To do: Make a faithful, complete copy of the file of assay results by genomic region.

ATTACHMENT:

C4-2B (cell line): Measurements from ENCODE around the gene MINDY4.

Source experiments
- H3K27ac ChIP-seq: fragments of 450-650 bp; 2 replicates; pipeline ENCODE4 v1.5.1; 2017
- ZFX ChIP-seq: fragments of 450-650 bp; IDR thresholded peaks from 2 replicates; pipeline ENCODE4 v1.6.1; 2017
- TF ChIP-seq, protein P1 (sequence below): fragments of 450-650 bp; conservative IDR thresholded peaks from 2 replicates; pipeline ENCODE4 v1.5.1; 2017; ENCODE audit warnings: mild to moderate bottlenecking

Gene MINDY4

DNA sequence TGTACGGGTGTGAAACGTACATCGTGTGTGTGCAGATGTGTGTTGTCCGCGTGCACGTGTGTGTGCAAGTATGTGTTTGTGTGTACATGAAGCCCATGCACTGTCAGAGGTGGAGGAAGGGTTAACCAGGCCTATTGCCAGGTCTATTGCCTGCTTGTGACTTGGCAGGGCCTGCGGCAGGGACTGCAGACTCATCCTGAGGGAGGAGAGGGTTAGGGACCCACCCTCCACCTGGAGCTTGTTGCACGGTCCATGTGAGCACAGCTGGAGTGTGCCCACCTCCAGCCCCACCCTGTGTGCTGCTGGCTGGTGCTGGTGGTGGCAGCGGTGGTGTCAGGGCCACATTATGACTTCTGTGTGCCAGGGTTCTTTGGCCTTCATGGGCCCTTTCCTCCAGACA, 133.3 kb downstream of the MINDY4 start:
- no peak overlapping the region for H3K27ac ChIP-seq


C4-2B (cell line): Measurements from ENCODE around the gene MINDY4.

Source experiments
- H3K27ac ChIP-seq: fragments of 450-650 bp; 2 replicates; pipeline ENCODE4 v1.5.1; 2017
- ZFX ChIP-seq: fragments of 450-650 bp; IDR thresholded peaks from 2 replicates; pipeline ENCODE4 v1.6.1; 2017
- TF ChIP-seq, protein P1 (sequence below): fragments of 450-650 bp; conservative IDR thresholded peaks from 2 replicates; pipeline ENCODE4 v1.5.1; 2017; ENCODE audit warnings: mild to moderate bottlenecking

Gene MINDY4

DNA sequence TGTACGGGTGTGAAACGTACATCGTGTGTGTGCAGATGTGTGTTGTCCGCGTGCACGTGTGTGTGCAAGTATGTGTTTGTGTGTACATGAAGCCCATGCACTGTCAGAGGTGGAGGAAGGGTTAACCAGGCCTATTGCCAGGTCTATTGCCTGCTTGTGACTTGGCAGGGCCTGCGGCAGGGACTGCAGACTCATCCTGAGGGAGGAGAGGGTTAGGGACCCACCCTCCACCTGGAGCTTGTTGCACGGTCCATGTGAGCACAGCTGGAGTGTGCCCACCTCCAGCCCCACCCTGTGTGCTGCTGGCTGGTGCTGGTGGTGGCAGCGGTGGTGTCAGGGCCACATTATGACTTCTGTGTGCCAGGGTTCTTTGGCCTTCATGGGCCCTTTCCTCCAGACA, 133.3 kb downstream of the MINDY4 start:
- no peak overlapping the region for H3K27ac ChIP-seq